Study in mice suggests that expression of estrogen-related gene can impact post-menopausal breast cancer risk and prevention strategies

In a study using a first-of-its kind mouse model of aging that mimics breast cancer development in estrogen receptor-positive post-menopausal women, investigators at Georgetown Lombardi Comprehensive Cancer Center and colleagues have determined that over-expression, or switching on of the Esr1 gene, could lead to elevated risk of developing estrogen receptor-positive breast cancer in older women.

Clouds less climate-sensitive than assumed

In a major field campaign in 2020, Dr. Raphaela Vogel who is now at Universität Hamburg’s Center for Earth System Research and Sustainability (CEN) and an international team from the Laboratoire de Météorologie Dynamique in Paris and the Max Planck Institute for Meteorology in Hamburg analyzed observational data they and others collected in fields of cumulus clouds near the Atlantic island of Barbados.

Subjective Cognitive Decline Linked to Higher Dementia Risk for Black, Latino People

Some people report a decline in their memory before any decline is large enough to show up on standard tests. This experience, called subjective cognitive decline, is associated with an increased risk of later developing dementia in white, Black and Latino people, according to a study published in the November 30, 2022, online issue of Neurology®, the medical journal of the American Academy of Neurology.

With High Costs and Similar Benefits, Use of New Neurology Drugs Is Low

A number of new neurologic medications for diseases like multiple sclerosis (MS), Parkinson’s disease and migraine have received U.S. Food and Drug Administration (FDA) approval over the past decade. However, with most having higher out-of-pocket costs and benefits similar to existing, less expensive drugs, only a small percentage of people with neurologic conditions are being treated with these new drugs, according to a study funded by the American Academy of Neurology and published in the November 30, 2022, online issue of Neurology®, the medical journal of the American Academy of Neurology.

CHOP Researchers Identify Potential Genetic Variants Linked to Increased Cancer Risk in Children with Birth Defects

Researchers have identified several genetic variants associated with increased risk of cancer in children with non-chromosomal birth defects, such as congenital heart disease and defects of the central nervous system. While the risk of developing cancer is not as high as children with chromosomal birth defects, it is significantly higher than children with no birth defects at all, and the findings may provide a basis for early detection in these understudied patients.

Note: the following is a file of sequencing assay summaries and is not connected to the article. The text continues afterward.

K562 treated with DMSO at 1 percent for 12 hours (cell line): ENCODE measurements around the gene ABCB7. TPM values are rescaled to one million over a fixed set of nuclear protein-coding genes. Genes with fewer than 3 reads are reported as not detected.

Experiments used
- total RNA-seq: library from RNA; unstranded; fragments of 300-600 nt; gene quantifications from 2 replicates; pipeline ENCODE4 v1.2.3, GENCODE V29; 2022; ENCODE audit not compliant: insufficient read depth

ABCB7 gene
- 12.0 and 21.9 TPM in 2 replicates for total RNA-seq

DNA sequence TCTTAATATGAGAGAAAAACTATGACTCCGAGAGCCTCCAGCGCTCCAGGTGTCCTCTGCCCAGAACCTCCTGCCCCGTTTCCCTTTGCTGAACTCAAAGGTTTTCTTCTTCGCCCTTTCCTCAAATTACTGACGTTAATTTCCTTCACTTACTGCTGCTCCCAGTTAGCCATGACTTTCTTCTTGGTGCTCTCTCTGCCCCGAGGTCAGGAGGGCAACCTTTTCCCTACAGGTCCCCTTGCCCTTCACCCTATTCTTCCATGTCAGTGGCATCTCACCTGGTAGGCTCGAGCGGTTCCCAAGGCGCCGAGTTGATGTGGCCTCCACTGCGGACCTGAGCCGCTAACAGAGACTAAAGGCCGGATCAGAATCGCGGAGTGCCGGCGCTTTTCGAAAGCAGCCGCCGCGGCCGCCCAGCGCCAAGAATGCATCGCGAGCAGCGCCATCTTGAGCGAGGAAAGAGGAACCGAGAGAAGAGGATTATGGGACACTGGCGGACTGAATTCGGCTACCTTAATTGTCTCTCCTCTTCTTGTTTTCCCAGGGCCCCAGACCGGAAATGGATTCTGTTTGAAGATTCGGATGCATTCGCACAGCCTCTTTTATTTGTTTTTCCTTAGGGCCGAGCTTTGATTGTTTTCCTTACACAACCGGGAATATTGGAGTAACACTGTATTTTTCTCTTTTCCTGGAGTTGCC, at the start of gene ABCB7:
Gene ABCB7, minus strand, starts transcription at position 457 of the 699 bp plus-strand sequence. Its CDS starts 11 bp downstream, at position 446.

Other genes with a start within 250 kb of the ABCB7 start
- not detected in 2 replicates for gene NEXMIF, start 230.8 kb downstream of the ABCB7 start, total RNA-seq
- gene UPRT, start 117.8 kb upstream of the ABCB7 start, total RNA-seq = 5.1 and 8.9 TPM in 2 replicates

UCI researchers discover crucial role of brain’s striatum cilia in time perception

Irvine, Calif., Nov. 30, 2022 — Researchers at the University of California, Irvine have discovered that removal of cilia from the brain’s striatum region impaired time perception and judgment, revealing possible new therapeutic targets for mental and neurological conditions including schizophrenia, Parkinson’s and Huntington’s diseases, autism spectrum disorder, and Tourette syndrome.

PET technology more effective than angiogram at determining need for coronary stents, bypass surgery

A new method for determining whether patients with heart disease need coronary stents or bypass surgery is more effective than the angiogram, which is currently used, according to research from UTHealth Houston Heart & Vascular.

Research reveals how a potentially fatal COVID-19 complication damages lung tissue

Mechanisms involved in the rapid, severe progression of fibrosis in the lung tissues of COVID-19 patients, a potentially fatal complication of the virus that damages and scars the lungs, have been uncovered by researchers led by UTHealth Houston.

Controversial Alzheimer’s drug approval sparks surprising impact

Irvine, Calif., Nov. 29, 2022 — When the U.S. Food and Drug Administration gave controversial accelerated approval to the first Alzheimer’s drug in nearly 20 years, it had a surprising impact on attitudes about research into the disease. A survey by University of California, Irvine neuroscientists has found news coverage of the FDA’s decision made the public less willing to volunteer for Alzheimer’s pharmaceutical trials.

Study Shows Paxlovid Can Safely Be Used to Reduce Risk of Severe COVID in People Who Are Pregnant

Findings from a Johns Hopkins Medicine research study published today in JAMA Network Open provide strong evidence that people who are pregnant and have been infected with SARS-CoV-2 (the virus that causes COVID-19) can safely take the antiviral drug Paxlovid to reduce the possibility of severe disease.